[Corrected 5/1/18, 9:59 am. See below.] Toast, one of the biggest venture-backed startup bets in Boston, is getting more ambitious with its restaurant technology products.
The seven-year-old company sells cloud-based software that can handle a range of tasks for eateries, including executing payments, either through computers at the counter or right at the table with handheld tablets. Toast customers that equip food servers with mobile tablets have been running the company’s software on Samsung devices. But now, the startup is rolling out a handheld payments gadget of its own—its first hardware product designed in-house.
Dubbed Toast Go, the Internet-connected device (pictured above) is meant to be an all-purpose tool for restaurant servers. They can use it to access information that might help patrons make orders—looking up ingredients in dishes, tracking which items are out of stock, suggesting drink pairings, and so on. Servers can send the order to the kitchen with a few taps on the screen, and they’ll receive a notification on the device when an order is ready, so dishes can be delivered more quickly. Toast Go also has a built-in credit card reader so customers can pay at the table or—in the case of a fast casual restaurant—while waiting in line to order food.
The new product puts Toast—backed by more than $133 million from Generation Investment Management, Bessemer Venture Partners, and other investors—in competition with tablet makers like Samsung and Apple. It also intensifies the startup’s rivalry with other payments technology companies, such as Square, which sells payments software and small credit card-reading devices that can snap onto smartphones.
Toast is betting restaurants will choose its own device because it has been designed specifically to survive exposure to the “extreme environment” of a restaurant, from spilled drinks to kitchen heat, says Yi Chen, Toast’s vice president of product.
“It’s designed to protect against water, humidity—all the things you’ll experience in a restaurant environment,” Chen says. “It’s also designed to withstand a lot of dropping. We did a lot of drop testing” from several feet high, he adds.
Toast also touts the device’s ergonomic design and its size—it has a big enough screen (6 inches) to avoid typos, but the device is small enough to fit into a back pocket, the company says. It also has a strap on the back to help servers avoid dropping it.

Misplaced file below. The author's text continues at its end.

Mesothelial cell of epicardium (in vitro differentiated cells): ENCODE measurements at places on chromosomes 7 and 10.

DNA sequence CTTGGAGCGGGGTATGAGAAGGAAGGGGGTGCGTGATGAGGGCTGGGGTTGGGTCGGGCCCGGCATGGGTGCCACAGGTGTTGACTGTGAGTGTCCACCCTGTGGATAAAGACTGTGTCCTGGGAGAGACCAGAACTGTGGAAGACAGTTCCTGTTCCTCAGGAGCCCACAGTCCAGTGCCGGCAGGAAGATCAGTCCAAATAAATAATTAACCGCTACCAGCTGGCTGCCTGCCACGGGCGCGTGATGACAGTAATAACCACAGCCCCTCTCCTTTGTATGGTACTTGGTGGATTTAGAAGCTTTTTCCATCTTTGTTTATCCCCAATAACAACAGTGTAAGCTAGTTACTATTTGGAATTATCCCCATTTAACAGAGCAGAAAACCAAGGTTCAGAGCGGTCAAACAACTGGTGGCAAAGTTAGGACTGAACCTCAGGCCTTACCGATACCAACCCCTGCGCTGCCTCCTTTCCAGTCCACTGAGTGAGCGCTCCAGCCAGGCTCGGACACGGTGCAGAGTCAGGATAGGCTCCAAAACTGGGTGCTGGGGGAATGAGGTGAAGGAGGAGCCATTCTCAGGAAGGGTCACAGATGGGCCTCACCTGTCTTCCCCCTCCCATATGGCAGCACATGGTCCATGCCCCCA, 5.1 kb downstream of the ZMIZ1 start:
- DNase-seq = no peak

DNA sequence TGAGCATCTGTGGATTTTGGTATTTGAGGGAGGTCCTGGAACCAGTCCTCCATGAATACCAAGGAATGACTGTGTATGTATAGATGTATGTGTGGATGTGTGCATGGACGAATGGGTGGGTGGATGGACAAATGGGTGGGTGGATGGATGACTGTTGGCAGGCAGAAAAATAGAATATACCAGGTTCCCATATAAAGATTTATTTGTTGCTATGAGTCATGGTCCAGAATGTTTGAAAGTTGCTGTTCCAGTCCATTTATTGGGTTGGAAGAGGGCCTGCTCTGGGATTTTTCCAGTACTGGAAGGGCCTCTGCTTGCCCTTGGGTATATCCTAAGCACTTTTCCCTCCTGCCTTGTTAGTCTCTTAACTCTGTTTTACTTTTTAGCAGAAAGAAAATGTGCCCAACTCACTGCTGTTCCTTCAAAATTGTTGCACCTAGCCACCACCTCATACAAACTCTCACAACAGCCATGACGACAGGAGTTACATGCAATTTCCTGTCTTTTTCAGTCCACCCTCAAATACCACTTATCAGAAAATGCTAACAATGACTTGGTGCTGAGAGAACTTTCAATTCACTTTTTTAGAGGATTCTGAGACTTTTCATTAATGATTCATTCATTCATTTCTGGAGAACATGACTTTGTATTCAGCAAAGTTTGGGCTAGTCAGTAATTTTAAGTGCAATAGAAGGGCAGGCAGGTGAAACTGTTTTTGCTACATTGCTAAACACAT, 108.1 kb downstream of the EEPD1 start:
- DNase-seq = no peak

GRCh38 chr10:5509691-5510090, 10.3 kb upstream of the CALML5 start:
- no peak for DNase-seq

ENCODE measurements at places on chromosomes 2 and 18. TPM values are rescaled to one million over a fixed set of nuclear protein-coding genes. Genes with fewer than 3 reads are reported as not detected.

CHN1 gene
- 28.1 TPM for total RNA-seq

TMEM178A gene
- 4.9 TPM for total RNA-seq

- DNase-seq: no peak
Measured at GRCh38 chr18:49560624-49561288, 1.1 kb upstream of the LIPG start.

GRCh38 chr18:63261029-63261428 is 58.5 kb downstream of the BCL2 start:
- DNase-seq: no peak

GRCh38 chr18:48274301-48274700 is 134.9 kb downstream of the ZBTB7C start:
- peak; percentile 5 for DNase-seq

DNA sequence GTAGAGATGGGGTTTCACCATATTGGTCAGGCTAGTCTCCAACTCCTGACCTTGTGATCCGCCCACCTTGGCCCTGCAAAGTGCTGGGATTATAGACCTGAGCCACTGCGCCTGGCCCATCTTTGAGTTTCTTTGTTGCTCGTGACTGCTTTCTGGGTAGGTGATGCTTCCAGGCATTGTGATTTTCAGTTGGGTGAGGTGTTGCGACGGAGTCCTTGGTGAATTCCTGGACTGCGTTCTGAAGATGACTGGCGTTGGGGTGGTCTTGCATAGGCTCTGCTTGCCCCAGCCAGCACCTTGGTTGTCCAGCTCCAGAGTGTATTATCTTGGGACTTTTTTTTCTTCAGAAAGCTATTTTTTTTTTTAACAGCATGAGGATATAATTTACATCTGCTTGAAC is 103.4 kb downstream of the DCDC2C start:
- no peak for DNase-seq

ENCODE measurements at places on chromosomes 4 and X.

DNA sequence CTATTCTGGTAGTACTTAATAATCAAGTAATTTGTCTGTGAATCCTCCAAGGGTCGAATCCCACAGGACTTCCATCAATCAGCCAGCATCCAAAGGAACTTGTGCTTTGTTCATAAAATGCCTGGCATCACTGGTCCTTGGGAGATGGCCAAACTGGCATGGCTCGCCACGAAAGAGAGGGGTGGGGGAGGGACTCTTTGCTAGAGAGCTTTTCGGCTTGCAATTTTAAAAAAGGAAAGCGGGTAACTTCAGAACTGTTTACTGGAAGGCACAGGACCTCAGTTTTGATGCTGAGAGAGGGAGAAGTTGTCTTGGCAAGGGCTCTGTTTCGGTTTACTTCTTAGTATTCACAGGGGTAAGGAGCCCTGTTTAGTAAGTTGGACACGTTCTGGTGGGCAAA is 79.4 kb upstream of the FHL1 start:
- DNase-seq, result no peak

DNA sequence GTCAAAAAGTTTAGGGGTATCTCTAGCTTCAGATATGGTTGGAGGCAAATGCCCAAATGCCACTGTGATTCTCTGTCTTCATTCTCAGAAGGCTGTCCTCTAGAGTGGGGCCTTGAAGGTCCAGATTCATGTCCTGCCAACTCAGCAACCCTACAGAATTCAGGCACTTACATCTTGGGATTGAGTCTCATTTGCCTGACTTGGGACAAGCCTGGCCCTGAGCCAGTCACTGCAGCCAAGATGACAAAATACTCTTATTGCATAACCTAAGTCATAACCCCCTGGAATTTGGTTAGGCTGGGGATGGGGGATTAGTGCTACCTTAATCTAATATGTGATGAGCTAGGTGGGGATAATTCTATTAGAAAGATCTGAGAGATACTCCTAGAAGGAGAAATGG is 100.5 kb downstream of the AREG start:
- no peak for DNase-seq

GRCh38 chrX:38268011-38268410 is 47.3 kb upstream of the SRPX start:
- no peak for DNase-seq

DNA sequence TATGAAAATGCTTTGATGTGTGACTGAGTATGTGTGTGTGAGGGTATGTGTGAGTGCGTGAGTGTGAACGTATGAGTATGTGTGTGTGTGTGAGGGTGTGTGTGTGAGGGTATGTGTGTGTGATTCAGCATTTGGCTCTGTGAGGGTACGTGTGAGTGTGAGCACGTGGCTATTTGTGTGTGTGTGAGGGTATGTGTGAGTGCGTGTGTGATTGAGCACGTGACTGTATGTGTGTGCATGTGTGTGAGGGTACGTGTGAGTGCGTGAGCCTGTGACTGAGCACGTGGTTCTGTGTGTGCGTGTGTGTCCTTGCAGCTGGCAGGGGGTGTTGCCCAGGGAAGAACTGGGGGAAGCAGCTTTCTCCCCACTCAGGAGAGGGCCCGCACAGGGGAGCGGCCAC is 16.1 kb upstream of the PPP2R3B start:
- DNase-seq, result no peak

The device will cost about $600, a spokeswoman says. That’s around the same cost clients are currently paying for Samsung tablets running Toast’s software, she says. (The Samsung tablet itself is cheaper, but customers must also purchase a credit card reader and a “drop-proof case,” she adds.) The company is currently offering a buy one, get one free deal on Toast Go devices. [An earlier version of this paragraph gave an incorrect price. We regret the error.]
The bigger picture here is that restaurants are adopting new technologies intended to make their operations more efficient, track data, boost sales, and please customers, who increasingly expect the dining experience—such as the payments process—to be simple and convenient.
At a sit-down restaurant, if servers can take payments right at the table—saving the walk to the register—that time savings adds up. The restaurant can serve more guests and make more money; more guests means servers could also receive more tips, which can help restaurants retain their employees, Chen says.
Chen says Toast looked at integrating its software with more “robust” and “rugged” tablets from Samsung, but then “the cost advantages went away.” So, Toast decided to develop its own hardware. (The device is being manufactured in China, Chen says.)
The product expansion also signals the progress Toast has made, says Chen, who was one of the company’s earliest hires. Since it launched its first product in 2013, Toast has grown to “tens of thousands” of customers across the U.S., and it employs nearly 1,000 people. Having reached that scale, it made sense financially and strategically “to start building our own tablet,” Chen says.
“We felt like the risk, in terms of making this investment, was much lower than it was” two or three years ago, Chen says. Now, “we have some control of our hardware roadmap as well.”